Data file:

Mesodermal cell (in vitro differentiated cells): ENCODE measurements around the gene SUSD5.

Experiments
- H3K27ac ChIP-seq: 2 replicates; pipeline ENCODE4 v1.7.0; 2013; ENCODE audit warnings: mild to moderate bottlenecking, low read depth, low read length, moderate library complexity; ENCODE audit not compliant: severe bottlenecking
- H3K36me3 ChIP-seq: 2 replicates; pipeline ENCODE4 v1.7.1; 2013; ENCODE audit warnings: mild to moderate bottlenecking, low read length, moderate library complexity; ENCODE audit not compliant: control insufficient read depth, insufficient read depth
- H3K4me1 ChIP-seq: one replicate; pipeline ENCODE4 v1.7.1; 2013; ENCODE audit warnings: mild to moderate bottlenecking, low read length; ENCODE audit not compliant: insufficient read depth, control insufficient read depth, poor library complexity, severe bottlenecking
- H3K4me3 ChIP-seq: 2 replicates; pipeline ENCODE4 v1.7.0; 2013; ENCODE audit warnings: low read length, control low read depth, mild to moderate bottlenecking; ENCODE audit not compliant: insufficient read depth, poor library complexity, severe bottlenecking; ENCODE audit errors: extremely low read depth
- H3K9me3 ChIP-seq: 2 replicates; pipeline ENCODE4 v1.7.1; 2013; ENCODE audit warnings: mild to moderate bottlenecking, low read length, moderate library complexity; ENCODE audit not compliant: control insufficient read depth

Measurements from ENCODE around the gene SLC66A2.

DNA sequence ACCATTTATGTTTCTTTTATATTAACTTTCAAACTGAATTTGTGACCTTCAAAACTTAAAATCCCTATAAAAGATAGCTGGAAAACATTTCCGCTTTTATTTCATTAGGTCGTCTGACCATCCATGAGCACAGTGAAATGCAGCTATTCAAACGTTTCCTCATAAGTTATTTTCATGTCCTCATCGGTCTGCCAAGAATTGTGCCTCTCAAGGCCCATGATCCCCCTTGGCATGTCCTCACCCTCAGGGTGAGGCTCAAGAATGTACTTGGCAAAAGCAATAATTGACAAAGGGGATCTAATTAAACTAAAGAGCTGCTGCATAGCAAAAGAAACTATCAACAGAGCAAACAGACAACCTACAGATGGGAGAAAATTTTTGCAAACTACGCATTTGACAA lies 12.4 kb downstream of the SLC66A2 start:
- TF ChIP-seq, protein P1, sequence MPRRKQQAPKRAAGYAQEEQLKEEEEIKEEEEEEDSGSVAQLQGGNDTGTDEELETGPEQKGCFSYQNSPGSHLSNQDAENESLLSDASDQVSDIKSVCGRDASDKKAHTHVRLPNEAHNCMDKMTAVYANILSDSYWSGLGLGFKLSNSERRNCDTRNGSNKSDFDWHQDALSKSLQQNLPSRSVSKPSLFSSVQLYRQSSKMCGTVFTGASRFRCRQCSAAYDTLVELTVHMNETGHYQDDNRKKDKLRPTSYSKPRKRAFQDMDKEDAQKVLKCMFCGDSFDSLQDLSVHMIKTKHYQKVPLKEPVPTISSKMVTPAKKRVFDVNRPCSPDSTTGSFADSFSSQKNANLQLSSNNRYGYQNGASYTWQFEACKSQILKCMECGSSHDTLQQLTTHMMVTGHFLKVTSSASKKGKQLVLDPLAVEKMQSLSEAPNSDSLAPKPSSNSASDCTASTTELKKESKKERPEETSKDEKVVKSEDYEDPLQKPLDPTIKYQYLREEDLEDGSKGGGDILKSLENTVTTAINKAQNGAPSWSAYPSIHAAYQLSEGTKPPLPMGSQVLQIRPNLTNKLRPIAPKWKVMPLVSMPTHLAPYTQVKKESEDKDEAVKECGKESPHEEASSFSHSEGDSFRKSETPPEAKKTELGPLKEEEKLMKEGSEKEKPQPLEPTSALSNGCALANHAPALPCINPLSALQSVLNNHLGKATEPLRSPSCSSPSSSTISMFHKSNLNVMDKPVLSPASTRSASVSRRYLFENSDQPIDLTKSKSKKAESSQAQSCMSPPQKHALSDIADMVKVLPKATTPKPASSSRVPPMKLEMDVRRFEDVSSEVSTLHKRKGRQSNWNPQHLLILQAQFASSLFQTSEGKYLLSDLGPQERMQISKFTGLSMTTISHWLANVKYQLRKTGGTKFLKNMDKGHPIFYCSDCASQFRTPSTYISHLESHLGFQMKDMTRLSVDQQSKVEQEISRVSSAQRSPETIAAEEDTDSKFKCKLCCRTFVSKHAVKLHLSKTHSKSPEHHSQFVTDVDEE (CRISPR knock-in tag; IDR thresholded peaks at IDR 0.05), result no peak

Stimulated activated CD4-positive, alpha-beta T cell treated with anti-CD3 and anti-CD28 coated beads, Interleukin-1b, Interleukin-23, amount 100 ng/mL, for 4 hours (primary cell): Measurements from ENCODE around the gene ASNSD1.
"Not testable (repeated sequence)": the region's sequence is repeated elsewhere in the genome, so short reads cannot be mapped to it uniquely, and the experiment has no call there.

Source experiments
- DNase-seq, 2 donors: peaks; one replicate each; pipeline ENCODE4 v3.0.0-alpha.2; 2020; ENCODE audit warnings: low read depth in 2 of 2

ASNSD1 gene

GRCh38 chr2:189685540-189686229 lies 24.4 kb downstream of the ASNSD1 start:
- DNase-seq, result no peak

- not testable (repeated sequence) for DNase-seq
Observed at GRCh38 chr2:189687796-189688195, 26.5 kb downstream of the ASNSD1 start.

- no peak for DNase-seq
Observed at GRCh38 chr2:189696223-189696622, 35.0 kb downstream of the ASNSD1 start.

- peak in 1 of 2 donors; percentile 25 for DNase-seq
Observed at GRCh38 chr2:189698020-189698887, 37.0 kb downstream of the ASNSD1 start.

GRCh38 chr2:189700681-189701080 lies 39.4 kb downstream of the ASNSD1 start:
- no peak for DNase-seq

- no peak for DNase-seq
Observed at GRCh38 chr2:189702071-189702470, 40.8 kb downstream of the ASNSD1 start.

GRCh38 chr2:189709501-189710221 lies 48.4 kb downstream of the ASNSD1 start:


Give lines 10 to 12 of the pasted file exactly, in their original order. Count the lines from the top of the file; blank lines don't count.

- TF ChIP-seq, protein P1, sequence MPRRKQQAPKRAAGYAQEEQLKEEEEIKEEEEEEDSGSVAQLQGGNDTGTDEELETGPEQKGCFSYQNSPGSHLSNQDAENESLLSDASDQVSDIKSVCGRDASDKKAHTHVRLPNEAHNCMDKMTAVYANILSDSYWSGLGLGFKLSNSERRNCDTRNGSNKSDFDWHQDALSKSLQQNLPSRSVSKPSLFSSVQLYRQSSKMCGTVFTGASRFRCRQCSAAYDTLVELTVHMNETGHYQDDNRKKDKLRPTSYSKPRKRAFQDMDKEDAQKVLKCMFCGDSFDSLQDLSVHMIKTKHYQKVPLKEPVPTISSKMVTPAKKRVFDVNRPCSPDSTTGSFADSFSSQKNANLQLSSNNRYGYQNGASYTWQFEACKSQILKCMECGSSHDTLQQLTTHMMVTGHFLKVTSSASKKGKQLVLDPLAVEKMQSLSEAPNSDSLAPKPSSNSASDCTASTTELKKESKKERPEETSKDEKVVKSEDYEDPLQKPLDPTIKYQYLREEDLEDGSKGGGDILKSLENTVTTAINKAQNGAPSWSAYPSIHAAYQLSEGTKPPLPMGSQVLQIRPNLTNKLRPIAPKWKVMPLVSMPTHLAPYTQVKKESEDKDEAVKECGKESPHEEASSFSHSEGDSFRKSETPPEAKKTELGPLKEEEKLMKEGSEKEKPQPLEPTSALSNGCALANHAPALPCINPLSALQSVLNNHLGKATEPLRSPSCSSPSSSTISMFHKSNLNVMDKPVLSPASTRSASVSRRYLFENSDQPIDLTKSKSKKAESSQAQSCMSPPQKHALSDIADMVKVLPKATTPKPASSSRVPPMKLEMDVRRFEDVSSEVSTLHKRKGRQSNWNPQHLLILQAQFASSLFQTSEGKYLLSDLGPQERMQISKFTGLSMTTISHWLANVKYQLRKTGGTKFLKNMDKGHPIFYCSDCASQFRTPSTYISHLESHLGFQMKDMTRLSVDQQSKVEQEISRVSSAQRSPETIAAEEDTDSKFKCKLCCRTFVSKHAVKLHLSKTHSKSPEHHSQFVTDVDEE (CRISPR knock-in tag; IDR thresholded peaks at IDR 0.05), result no peak

Stimulated activated CD4-positive, alpha-beta T cell treated with anti-CD3 and anti-CD28 coated beads, Interleukin-1b, Interleukin-23, amount 100 ng/mL, for 4 hours (primary cell): Measurements from ENCODE around the gene ASNSD1.
"Not testable (repeated sequence)": the region's sequence is repeated elsewhere in the genome, so short reads cannot be mapped to it uniquely, and the experiment has no call there.